September 13, 2016

Finnish research: Healthy diet boosts children’s reading skills

Children with healthier diets improved more in their reading skills from Grade 1 to Grades 2–3 than children with poorer diet quality.
Children with healthier diets improved more in their reading skills from Grade 1 to Grades 2–3 than children with poorer diet quality.
Finland Promotion Board / Keksi / Sakari Piippo

A recent study from Finland has concluded that a healthy diet is linked to better reading skills in the first three school years.

A total of 161 children aged six–eight years old were observed from the first grade to the third grade in school. Those whose diet was rich in vegetables, fruit, berries, whole grain, fish and unsaturated fats, and low in sugary products, did better in tests measuring reading skills than their peers with a poorer quality of food.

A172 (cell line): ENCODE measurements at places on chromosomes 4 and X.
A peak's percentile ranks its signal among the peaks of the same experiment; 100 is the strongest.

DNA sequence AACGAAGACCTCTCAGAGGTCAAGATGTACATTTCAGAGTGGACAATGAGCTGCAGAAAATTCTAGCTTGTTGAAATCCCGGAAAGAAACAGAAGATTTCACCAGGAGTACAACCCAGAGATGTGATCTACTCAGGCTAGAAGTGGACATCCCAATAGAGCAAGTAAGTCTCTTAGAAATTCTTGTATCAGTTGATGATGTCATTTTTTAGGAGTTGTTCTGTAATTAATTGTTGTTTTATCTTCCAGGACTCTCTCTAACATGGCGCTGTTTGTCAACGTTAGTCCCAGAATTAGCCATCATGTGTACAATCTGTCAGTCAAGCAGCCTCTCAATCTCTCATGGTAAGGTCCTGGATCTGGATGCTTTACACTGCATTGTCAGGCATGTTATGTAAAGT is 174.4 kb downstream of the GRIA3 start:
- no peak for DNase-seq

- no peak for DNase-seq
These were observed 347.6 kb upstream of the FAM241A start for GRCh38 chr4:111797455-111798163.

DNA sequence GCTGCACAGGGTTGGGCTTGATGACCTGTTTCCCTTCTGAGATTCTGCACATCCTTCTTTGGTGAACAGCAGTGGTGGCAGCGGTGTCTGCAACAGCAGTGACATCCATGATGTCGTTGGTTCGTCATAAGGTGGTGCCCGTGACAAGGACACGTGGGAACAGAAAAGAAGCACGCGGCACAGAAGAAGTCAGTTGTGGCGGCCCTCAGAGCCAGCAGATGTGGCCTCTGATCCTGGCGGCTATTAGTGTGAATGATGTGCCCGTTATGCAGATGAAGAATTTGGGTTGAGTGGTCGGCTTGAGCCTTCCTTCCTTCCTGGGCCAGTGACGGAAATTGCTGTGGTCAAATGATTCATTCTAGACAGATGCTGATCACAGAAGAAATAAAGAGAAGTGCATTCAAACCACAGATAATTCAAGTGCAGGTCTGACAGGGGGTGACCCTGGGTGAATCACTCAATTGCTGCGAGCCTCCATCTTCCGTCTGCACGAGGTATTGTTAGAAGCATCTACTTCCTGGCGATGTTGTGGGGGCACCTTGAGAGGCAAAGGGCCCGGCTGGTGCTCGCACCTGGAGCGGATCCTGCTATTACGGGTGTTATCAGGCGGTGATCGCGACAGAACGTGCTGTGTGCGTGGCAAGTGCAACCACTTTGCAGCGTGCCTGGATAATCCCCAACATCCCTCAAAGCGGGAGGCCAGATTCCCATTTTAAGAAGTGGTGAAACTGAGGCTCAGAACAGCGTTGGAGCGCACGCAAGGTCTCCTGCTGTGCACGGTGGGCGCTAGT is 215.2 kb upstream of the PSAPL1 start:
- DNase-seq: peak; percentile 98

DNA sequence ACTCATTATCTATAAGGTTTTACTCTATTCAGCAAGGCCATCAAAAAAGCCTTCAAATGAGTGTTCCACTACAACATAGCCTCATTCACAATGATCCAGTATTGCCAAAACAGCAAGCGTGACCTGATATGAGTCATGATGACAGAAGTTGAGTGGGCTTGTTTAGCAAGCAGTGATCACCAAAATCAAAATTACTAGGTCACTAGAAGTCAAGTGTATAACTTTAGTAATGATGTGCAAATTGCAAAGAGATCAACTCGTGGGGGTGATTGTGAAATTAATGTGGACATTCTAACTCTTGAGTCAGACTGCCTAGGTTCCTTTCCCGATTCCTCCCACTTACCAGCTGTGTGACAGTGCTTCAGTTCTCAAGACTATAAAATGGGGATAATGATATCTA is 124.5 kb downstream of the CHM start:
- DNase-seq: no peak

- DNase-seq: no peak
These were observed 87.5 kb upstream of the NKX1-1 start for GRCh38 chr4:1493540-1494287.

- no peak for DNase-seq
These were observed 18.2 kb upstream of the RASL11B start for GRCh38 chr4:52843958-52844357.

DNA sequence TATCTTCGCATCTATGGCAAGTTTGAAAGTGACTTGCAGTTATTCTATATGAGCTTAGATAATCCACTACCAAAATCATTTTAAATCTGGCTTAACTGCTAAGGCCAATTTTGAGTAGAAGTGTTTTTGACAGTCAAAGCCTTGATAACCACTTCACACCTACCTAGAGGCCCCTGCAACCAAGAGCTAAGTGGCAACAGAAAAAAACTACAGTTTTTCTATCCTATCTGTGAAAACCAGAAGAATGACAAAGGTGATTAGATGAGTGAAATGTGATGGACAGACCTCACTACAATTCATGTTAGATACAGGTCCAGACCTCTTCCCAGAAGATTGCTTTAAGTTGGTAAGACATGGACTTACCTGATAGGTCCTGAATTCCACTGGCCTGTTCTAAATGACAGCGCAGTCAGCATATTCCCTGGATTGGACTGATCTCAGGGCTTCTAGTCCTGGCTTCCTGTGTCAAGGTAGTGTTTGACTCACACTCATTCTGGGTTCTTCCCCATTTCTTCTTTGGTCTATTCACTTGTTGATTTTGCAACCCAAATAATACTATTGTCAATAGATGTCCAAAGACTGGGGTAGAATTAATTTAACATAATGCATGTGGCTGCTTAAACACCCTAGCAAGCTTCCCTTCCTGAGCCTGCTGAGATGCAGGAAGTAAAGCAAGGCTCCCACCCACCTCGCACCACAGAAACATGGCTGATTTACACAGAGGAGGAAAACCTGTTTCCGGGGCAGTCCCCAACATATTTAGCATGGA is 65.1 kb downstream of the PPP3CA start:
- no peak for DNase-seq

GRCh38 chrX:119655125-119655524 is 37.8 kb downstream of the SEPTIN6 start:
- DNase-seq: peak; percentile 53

“Another significant observation is that the associations of diet quality with reading skills were also independent of many confounding factors, such as socio-economic status, physical activity, body adiposity, and physical fitness,” says researcher Eero Haapala, PhD, from the University of Eastern Finland and the University of Jyväskylä.

Published in the European Journal of Nutrition, the study constitutes part of the Physical Activity and Nutrition in Children Study conducted at the University of Eastern Finland and the First Steps Study conducted at the University of Jyväskylä.

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